Now, I also have a sister who has a weekly column in a Chicago paper. She has never had a single course in journalism. In fact, she went to art school after high school, and dropped out of that to get married. But, she's in print, and according to Nickyboy, that makes her a cut above, because she has access to editors and fact checkers? My sisters column is a humorous look at life from the perspective of pop culture junkie-stay at home mom. Her editor is a twenty something journalism school graduate who routinely edits all the laughs from her submissions and even once, added a screen credit to a cultural allusion that anyone over the age of twenty five didn't need. And the editor got it wrong. My sister was absolutely mortified to read under her own byline that the quote "Plastics" was from the movie Mrs.Robinson.
So much for journalistic qualifications.

Anonymous said...

I am one of the noise complainants and a resident in Kings Cross, so I feel compelled to defend myself against the editors' comments.

Right up front, let's establish that I am not an elderly spinster who is being disturbed reading the bible or a 'delicate soul'. I am a long time resident who works from a home office and can be objective about the noise levels in Darlinghurst Rd.

There are only 2 consistent objections I have against noise in the Kings Cross area.

Strip Clubs - These clubs are pumping out music from external speakers for almost 18 hours a day into public airspace. This is against Council regulations in the City of Sydney. They are not live music venues but are trying to attract punters into the clubs.

Spruikers - The strip club spruikers yell from 9.00 p.m. till sometimes 06.00 a.m. in the morning, 7 days a week. This yelling has no real purpose but again to attract punters into the clubs. Most of the time they seem to be yelling at each other in conversation across Darlinghurst Rd or at the street sex workers.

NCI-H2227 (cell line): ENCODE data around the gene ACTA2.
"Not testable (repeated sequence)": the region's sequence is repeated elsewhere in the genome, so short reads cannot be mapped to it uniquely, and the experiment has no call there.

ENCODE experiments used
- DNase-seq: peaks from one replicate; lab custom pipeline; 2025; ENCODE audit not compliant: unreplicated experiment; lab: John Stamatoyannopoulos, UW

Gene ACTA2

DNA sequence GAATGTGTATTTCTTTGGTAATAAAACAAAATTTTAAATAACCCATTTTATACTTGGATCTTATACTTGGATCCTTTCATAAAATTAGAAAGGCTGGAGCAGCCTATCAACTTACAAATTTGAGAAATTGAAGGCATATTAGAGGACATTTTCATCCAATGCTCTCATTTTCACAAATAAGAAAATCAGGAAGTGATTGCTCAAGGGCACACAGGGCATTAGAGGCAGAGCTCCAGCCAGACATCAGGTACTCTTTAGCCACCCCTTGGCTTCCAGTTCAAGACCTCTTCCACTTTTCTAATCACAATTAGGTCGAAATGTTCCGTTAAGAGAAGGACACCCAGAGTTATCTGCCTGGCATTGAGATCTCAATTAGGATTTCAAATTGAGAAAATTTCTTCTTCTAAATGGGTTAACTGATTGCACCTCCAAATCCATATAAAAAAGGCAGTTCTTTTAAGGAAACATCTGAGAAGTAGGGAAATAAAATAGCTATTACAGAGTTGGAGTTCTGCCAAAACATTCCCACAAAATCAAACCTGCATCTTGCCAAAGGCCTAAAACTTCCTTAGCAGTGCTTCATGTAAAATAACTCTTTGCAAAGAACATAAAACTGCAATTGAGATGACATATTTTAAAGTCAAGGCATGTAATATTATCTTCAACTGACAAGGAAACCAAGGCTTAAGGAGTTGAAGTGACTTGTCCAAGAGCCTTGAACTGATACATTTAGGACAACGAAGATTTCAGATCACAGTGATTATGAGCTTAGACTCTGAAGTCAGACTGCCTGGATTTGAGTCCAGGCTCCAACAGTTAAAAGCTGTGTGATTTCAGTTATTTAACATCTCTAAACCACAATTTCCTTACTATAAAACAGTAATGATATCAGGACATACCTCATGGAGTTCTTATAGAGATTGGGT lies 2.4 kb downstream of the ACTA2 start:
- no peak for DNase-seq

I do not have a problem with nightclubs or live music venues as that would be hypocritical as I frequent these venues. You will find that these venues are not the problem as most of them comply to licensing regulations, i.e. Bourbon, Vegas, DragonFly. Mostly, they contain the music within the venue, have security who attempt to control the noise levels of the clubbers waiting to get in and respect residents.

The same cannot be said for the strip clubs as some of them are not licensed and are not governed by any licensing regulations. Moreover, their spruikers are supposedly self regulated, which means nothing.

Added to the roadwork noise which commences at 07.00 a.m. 6 days a week and you have a fairly intolerable situation for almost 24 hours a day 7 days a week.

I have tried everything to block out noise and resent being accused of being a wowser. Earplugs are useless and I don't see why I should have to pay $1,000's to double glaze windows. I also don't see why residents should have to consider relocating to satisfy a few dodgy strip club operators, who seem to believe that they operate under their own rules without consideration to anyone else.

I want Kings Cross to remain a place where people can come and listen to live music, party late and have a good time. The strip clubs and their spruikers contribute nothing towards enhancing this atmosphere.

I do not ever expect or want Kings Cross to be silent - that is a ridiculous concept, but is it really too much to expect that venues contain their noise within the walls of the venue, even if it is just after midnight ?

Anonymous said...

"Tip: annoyance at noise actually exists in the mind of the annoyed, and can be dealt with by means of basic mental discipline techniques."

Up to a certain point maybe. I have lived on a 6 lane highway, next to a train line and under the flight path at various times before moving to the cross. I learned to live with that kind of noise and sleep OK. There's just no way you can do it living on the main drag though.